The manual gives you a few hints for different possible device names you
can try:

http://gnuradio.org/doc/doxygen/classgr_1_1audio_1_1sink.html

Unlike Marcus, I’ve always had better luck with pulse that direct alsa.
But
we have very different systems and use different Linux versions, so
ymmv.

Tom


#5

Hi,

How would I change this, skipping PulseAudio and using Alsa? The only
audio application I try with gnuradio at the moment behaves similar
here. I try to decode DMR, and I get choppy audio although everything
should be OK. I blamed gr-dsd, but maybe it is a common issue. Will have
to try a simple FM RX to verify :slight_smile:

Ralph.


#6

On 01/14/2015 11:28 PM, Ralph A. Schmid, dk5ras wrote:

Hi,

How would I change this, skipping PulseAudio and using Alsa? The only audio
application I try with gnuradio at the moment behaves similar here. I try to
decode DMR, and I get choppy audio although everything should be OK. I blamed
gr-dsd, but maybe it is a common issue. Will have to try a simple FM RX to verify
:slight_smile:

Ralph.

You almost certainly have a sample-rate mismatch somewhere in the flow–likely,
your audio sink is configured for a sample-rate other than what

the hardware (or PulseAudio) can support. Sometimes also, PulseAudio gets into
trouble and gets all under-runny. I’d go with Alsa direct if it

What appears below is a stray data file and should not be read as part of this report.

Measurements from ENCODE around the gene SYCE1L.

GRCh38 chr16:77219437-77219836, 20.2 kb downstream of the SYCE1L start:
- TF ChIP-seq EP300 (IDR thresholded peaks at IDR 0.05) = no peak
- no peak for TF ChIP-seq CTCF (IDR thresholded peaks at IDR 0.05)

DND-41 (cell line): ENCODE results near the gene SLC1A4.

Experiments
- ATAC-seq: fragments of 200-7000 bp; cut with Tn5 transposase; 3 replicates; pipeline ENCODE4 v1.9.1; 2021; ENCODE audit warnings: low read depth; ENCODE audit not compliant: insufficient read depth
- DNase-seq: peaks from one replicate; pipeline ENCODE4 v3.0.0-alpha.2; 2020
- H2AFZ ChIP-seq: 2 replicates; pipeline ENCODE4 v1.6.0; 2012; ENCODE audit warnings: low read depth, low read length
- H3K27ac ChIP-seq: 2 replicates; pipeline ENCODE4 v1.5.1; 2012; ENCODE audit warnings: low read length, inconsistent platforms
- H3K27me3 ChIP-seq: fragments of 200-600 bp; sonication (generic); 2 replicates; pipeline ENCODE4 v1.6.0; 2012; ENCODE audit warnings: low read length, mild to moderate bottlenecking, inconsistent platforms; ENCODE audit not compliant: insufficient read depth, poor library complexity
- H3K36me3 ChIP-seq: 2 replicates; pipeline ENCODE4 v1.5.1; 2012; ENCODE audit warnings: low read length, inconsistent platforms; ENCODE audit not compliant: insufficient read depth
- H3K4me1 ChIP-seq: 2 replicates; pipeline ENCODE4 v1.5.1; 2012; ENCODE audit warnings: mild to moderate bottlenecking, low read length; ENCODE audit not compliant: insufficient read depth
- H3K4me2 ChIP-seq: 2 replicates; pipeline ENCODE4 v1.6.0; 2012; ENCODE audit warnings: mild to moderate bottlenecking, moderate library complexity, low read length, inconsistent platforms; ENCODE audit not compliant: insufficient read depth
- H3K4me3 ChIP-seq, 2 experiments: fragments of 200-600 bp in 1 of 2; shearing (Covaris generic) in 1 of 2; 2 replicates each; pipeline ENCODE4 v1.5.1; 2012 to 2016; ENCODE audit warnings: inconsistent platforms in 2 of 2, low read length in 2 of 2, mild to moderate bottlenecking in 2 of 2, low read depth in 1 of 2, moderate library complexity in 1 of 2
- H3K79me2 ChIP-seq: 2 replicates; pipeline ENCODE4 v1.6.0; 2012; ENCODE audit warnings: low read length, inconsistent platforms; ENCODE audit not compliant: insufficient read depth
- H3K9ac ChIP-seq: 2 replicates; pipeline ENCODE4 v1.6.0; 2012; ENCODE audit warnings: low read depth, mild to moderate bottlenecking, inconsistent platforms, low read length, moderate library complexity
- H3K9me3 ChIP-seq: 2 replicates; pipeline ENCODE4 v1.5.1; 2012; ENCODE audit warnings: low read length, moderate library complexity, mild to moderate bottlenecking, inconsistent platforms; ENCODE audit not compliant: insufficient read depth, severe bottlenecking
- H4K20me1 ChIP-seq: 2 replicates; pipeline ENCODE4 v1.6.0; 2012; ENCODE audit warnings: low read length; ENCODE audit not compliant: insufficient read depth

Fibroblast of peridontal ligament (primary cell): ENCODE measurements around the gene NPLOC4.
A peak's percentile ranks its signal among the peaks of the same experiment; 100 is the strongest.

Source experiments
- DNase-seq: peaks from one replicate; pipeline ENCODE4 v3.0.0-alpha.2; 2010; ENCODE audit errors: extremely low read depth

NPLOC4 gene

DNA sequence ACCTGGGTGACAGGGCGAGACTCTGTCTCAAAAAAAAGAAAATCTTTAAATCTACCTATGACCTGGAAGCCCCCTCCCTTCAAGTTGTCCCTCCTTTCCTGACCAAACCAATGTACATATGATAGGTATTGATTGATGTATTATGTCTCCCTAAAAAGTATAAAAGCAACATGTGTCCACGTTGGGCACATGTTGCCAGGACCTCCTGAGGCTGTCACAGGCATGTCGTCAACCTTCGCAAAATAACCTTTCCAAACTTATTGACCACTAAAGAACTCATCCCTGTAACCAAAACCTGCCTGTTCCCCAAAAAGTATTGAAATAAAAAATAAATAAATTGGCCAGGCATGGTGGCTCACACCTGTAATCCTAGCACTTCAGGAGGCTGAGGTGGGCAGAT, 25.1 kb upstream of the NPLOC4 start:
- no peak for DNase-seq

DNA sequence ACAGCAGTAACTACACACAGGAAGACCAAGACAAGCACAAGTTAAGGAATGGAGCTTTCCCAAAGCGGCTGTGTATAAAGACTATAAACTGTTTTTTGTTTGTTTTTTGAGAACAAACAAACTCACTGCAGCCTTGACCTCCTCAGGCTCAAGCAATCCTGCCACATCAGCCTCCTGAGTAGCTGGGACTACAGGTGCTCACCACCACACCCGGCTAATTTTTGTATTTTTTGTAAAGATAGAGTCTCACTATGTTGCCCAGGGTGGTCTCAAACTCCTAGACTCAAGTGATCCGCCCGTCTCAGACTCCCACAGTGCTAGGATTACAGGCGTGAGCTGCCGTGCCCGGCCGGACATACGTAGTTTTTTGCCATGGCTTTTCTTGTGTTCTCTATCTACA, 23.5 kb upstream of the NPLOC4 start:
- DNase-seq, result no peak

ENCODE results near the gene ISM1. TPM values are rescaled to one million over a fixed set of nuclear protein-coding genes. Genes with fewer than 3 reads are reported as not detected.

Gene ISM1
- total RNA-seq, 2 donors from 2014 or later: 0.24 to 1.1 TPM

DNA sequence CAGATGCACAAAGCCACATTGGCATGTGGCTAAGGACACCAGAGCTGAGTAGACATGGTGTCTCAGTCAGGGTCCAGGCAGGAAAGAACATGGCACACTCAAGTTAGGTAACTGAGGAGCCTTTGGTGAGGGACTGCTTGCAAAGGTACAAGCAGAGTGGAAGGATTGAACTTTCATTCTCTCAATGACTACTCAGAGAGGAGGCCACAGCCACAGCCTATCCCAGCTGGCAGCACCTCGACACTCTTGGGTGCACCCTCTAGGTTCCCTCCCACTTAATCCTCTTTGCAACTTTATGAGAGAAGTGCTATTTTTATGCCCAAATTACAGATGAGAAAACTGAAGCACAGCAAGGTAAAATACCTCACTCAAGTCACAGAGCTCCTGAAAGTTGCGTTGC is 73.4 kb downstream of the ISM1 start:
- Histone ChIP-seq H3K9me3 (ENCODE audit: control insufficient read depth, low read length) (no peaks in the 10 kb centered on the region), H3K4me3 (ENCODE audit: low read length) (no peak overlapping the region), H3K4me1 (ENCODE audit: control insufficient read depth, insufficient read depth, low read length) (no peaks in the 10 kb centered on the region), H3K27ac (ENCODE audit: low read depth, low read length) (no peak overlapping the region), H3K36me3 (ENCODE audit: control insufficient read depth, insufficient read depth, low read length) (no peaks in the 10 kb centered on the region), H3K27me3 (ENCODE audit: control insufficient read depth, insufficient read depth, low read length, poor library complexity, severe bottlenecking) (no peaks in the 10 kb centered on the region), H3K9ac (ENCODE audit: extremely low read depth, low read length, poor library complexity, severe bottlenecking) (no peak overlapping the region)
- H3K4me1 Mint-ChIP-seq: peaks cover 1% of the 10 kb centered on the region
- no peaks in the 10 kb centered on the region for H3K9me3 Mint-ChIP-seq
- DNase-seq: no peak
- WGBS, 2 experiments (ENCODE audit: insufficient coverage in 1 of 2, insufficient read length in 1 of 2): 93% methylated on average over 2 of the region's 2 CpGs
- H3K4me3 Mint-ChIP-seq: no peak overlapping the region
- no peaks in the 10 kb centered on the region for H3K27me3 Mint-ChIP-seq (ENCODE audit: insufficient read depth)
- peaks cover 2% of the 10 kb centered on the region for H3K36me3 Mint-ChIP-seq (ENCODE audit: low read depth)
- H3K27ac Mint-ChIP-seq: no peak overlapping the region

were my problem, and skip Pulse entirely.

One could just try dial_tone.py example. That will exercise the audio
subsystem.

For alsa, in the device field in the audio sink, try something like
hw:0,0 or plughw:0,0


#7

One could just try dial_tone.py example. That will exercise the audio subsystem.

Output is some garbled noise, and

python$ python dial_tone.py
INFO: Audio sink arch: alsa
aUaUaUaUaUaUaUaUaUaUaUaUaUaUaUaUaUaUaUaUaUaUaUaUaUaU

So my audio stuff is defective, good to know :slight_smile:

For alsa, in the device field in the audio sink, try something like
hw:0,0 or plughw:0,0

Seems to be alsa already…hmm…so this comes later.

Ralph.


#8

On 01/15/2015 12:29 AM, Ralph A. Schmid, dk5ras wrote:

hw:0,0 or plughw:0,0
Seems to be alsa already…hmm…so this comes later.

Ralph.

It may just be that your audio-subsystem doesn’t actually support the
sample-rate that the graph is configuring it for.

Here’s the --help for dial_tone.py

Usage: dial_tone.py [options]

Options:
-h, --help show this help message and exit
-O AUDIO_OUTPUT, --audio-output=AUDIO_OUTPUT
pcm output device name. E.g., hw:0,0 or
/dev/dsp
-r SAMPLE_RATE, --sample-rate=SAMPLE_RATE
set sample rate to RATE (48000)

Looks like the default is 48e3

Try other rates, like 44.1e3 or 32e3


#9

It may just be that your audio-subsystem doesn’t actually support the sample-rate
that the graph is configuring it for.

Maybe. At least the test audio from the audio control panel is clear.

Here’s the --help for dial_tone.py

Usage: dial_tone.py [options]

Options:
-h, --help show this help message and exit
-O AUDIO_OUTPUT, --audio-output=AUDIO_OUTPUT
pcm output device name. E.g., hw:0,0 or
/dev/dsp
-r SAMPLE_RATE, --sample-rate=SAMPLE_RATE
set sample rate to RATE (48000)

Looks like the default is 48e3

Try other rates, like 44.1e3 or 32e3

I will test it and tell you :slight_smile:

Ralph.


#10

Only 44100 works, giving a clear dial tone. As DSD has fixed sampling
rate 8k, a resampler should do the trick. Things could be so easy :slight_smile: I
hate this audio stuff…

Ralph.


#11

On 01/15/2015 01:15 AM, Ralph A. Schmid, dk5ras wrote: